“Friend, Gromepurkå?” Rotcher asked for the second time. Elenin use the epithet ‘friend’ among themselves without thinking on it much. Humans employ it as a reminder or plea. Rotcher might have said, “Please don’t kill me, Gromepurkå.” Gromepurkå would have translated each the same.
Our begrudging leader paused his slogging and turned. The pouring snow seemed to relent momentarily to swirl and hover around our guide rather than to rain down. From my third position in the line, in Rotcher’s lee, I noted the incongruity between the lacy crystals accumulating and the abrupt tusks on which they accumulated. Our training taught us soldiers to look first to the distance between an elenin’s nostrils and brow line for mood. Close was bad; farther, less bad. Our aboriginal trainer menacingly pointed out the only good distance was the one from which us humans could not see an elenin at all. I thought on this each and every time that idiot, Rotcher, opened his mouth. Gromepurkå’s lowered brow but unflared nostrils put us in the middle trending toward bad.
“Friend, Gromepurkå, you are truly a great bull to be leading we cows. I beg your forgiveness, but my men and I must stop to find shelter if we are to live through the night.” Gromepurkå’s brows raised.
“This? I am amazed. No. I am amused,” he stopped speaking and did nothing for a moment. I was sure he expected something from Rotcher. I wasn’t sure if Rotcher knew or not. “Which is it? Am I amazed or amused?”
“We feel both appropriate. If you’ll forgive us our impertinence suggesting we are coming to understand our bull-guide more closely, we believe you meant amused in this case.”
I ran across a bit of artwork recently that put me over the edge on understanding what it is that appeals to me about pieces like that one. They posses so much depth and richness that even in the shadowy unseen parts of the painting you know there is detail. In most art I don’t feel like I could dive into the landscape to discover the reverse side of the subject. These paintings that intrigue me convince me that I could. Could enter the painting and find more flowers among the shadows of the trees; find beetles crawling in the cool grimy shade; find the fox that just ducked behind the barn as the artist brought out her easel.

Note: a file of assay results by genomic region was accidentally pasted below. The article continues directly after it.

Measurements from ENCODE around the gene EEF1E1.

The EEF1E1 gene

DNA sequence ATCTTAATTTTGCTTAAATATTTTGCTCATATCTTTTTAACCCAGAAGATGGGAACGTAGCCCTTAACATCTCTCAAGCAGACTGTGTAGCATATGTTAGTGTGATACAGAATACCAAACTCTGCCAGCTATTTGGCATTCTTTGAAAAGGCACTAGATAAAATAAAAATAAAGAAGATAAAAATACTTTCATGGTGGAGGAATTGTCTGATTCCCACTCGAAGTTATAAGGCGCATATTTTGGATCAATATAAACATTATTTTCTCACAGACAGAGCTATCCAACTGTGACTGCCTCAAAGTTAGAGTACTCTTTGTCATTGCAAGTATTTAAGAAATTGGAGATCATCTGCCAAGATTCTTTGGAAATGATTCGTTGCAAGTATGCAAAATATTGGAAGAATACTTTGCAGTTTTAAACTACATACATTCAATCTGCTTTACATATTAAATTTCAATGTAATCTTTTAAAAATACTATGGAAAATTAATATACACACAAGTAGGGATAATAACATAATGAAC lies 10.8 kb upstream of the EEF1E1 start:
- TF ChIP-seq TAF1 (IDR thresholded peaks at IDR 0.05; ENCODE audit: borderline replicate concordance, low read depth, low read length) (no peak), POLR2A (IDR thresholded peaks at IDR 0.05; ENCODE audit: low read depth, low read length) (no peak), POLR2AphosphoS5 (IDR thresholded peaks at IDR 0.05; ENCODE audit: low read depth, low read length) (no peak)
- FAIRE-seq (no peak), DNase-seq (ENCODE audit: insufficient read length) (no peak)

Ok. So, great.
Some paintings bring out an emotion through lack of detail. Or through condensing that detail to iconic representation. These paintings I have in mind go to the other end. They amplify the detail—appropriately. I’m not sure this is good practice in writing. Or I’m not sure I’d be able to pull it off they way I’d like.
The trouble I see is that I’d feel like I was cataloging the landscape not incorporating it. I do something similar to put my kids to bed sometimes. Starting in one corner of the room I verbally tour the items in their room in monotonous sleepy detail.
But I’m reminded that I’ve seen this pulled off well by others. I’ve got no examples because that’s not how my mind works, but I can imagine reading the description of a fantastical market. The author plumbing the origin of each bizarre fruit or meat or trinket. Infusing the reader with the characters’ experience. Sure she overstuffs the reader with non-essential storyline, but she pulls it off. We like it—I want to recreate it.
I’m thinking it’s often about timing in the story. Knowing when you can slow the reader down. Let them soak up the atmosphere and just coast for a bit. But I’m also thinking that it has to do with technique. In the faster parts of a story you need to capture the quintessential ‘thing’. Show the reader the absolute canonical object or action. Once you set that up you need to torque it just a little by marring the canon a bit.
Well that’s enough talking about writing for today.
The lighting, color, and texture sings dramatically so I’m tempted to do a concrete and descriptive info dump on this piece. The subject has a story built right in: bridges and a trail of people approaching nearly natural stone towers, arches, and gates. That would be fun I think—particularly because I’d like to roll back to yesterday’s line about ‘titan fists’.
Instead I’ll try to write about what’s happening here. I’m going to entirely disregard the artist’s text. Not that I don’t think they are fine (or technically correct), but I got a instinctive reaction to the piece before I read his words. I’d like to expand on that instead.
From yesterday and from here. Specifically the figure highlighted in the picture.
Old hands with pale papery skin griped the worn rail of the bridge’s balustrade. Grainmaster Holan held tight to avoid collapsing onto the walkway not to avoid falling the great distance to the floor. His legs trembled with age. They did not tremble for fear of the height.
“Myan!” A mother’s voice and tone called out. The Grainmaster perked from his drifting thoughts to answer the command of his name. He smiled gently when he realized it was not his mother’s voice, but a coincidence of the vent’s shape that brought the sounds of far below directly to his ear. Myan was a name popular for boys as well as girls these days.
The Grainmaster snorted amusement softly and spoke to an audience of only himself, “No gratitude to you old Myan Holan. No gratitude whatsoever.”
Word count: 248
This may not look like much right now, but it’s got legs in my head.